Treasury Secretary Lawrence H. Summers defended the Clinton administration's Russia policy yesterday, saying that U.S. officials have always made ending financial corruption in Russia a top priority but that those concerns must be weighed against political reality.

"At every step, we have been clear-headed in endeavoring to strike a careful balance between . . . what is best economically and is also politically realistic," Summers said.

Summers made his remarks on the opening day of House Banking Committee hearings into allegations of money laundering and Russian corruption. Lawmakers organized the hearings after recent publicity concerning a year-long federal probe into whether as much as $5 billion passing through several accounts at the Bank of New York was linked to Russian capital flight or illegal activities.

Swiss and British prosecutors are also conducting investigations that may involve high-level Russian officials or organized crime.

Swiss banks have frozen $16.8 million in accounts suspected of being linked to the Bank of New York case, Swiss officials said yesterday. No one has been charged, and U.S. law enforcement officials said they have thus far not found proof that Russian organized crime is involved or much evidence that would lead to prosecution under U.S. money-laundering laws.

Yet several Republican and Democratic lawmakers yesterday criticized Treasury officials for what they characterized as a failure to adequately pressure Russia to weed out financial and political corruption in exchange for loans and other aid, and for what lawmakers described as a general laxity in cracking down on money laundering.

"Not one bank has ever lost its charter over money laundering," said Rep. Maxine Waters (D-Calif.). Money laundering is a catch phrase for complex banking activities designed to obscure the origin and ultimate destination of funds.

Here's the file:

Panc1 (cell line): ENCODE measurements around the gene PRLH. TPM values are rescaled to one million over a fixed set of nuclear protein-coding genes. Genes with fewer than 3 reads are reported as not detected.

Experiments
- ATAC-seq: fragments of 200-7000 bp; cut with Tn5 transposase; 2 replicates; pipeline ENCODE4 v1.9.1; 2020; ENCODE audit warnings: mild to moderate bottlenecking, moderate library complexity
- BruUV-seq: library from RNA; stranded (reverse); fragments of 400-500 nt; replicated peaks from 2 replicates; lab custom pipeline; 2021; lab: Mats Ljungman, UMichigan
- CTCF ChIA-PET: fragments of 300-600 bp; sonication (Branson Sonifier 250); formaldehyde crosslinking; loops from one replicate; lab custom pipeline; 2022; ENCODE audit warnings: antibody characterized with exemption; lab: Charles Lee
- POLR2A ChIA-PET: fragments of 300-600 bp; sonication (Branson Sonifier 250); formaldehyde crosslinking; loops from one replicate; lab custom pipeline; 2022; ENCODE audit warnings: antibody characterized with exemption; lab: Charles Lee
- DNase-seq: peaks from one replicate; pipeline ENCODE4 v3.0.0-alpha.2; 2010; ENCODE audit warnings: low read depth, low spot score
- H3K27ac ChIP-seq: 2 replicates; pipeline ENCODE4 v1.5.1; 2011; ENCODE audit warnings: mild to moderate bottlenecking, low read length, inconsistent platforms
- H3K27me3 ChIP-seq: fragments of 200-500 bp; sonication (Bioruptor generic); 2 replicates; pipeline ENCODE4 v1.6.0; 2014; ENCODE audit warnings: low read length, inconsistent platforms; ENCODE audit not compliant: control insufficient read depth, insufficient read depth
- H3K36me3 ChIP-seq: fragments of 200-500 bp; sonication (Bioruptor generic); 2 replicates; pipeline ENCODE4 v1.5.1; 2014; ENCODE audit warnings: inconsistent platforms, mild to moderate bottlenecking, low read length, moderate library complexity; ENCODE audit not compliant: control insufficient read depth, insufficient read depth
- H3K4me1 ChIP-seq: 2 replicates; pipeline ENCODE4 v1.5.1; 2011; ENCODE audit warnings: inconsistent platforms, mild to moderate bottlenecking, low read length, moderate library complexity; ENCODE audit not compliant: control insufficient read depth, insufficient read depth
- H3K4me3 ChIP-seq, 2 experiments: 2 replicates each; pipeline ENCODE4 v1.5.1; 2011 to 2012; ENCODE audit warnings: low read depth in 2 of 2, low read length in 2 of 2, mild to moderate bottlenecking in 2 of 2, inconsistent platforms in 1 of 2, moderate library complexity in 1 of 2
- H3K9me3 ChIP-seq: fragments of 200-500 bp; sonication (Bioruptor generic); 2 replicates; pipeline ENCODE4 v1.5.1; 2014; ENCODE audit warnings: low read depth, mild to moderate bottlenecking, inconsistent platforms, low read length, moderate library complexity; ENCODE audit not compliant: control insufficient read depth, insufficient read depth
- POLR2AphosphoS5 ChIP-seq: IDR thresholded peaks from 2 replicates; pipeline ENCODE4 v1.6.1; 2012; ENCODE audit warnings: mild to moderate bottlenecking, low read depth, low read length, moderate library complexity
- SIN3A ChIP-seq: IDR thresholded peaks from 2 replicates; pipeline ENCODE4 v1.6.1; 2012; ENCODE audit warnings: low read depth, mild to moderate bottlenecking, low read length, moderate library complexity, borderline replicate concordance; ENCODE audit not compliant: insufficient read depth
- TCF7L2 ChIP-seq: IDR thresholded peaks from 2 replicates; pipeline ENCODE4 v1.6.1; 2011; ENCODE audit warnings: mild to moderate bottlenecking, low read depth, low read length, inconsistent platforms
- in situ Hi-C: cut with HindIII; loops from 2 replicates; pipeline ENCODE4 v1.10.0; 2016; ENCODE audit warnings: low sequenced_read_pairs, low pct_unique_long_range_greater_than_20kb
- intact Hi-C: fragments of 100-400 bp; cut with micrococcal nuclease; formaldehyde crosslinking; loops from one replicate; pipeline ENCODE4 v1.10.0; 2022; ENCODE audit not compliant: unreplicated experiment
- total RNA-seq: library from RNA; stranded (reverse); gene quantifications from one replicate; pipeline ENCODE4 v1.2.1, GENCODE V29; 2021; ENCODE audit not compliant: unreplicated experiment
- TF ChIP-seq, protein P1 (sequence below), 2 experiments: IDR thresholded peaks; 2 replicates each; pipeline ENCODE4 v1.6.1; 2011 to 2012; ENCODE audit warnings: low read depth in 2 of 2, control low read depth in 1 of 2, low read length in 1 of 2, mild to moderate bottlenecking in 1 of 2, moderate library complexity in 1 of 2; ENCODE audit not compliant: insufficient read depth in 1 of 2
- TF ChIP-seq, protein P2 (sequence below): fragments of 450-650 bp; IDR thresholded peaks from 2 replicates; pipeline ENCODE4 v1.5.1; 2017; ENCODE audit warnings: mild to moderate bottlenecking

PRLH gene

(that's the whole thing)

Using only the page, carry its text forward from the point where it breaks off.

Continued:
Summers reiterated the administration's long-held position that it won't support any new monetary aid to Russia, by either the International Monetary Fund or the World Bank, unless the aid is tied to reforms. Currently, any new IMF loans to Russia merely roll over previous loans, without the money ever passing through Russian hands.

As expected, House Banking Committee Chairman Jim Leach (R-Iowa) yesterday introduced new anti-money-laundering legislation that is widely supported by Democrats, including the committee's senior Democrat, John J. LaFalce (N.Y.). Sen. Charles E. Schumer (D-N.Y.) said he will introduce similar legislation in the Senate.

The bill would make it hard for offshore, largely unregulated banks to do business in the United States by forbidding U.S. banks to provide accounts for such institutions. The bill would also greatly expand the list of foreign crimes that U.S. officials could cite in bringing money-laundering charges. Under current law, only banking transactions designed to hide money connected to drugs, murder, kidnapping and some fraud can result in money-laundering charges. Leach's proposal would add any violent crime, any fraud against a foreign government and any misuse of foreign aid.

Offshore banks often are headquartered in Antigua, the Isle of Man or other places around the world that have liberal laws to make it easy for money to be moved secretly, without of the knowledge of tax collectors or law enforcement officials.

These banks are sometimes used to launder money. But offshore banks also can provide legitimate tax shelters, congressional and industry sources say. That's likely to mean Leach's proposal will face a major lobbying fight by banks and corporations, sources said.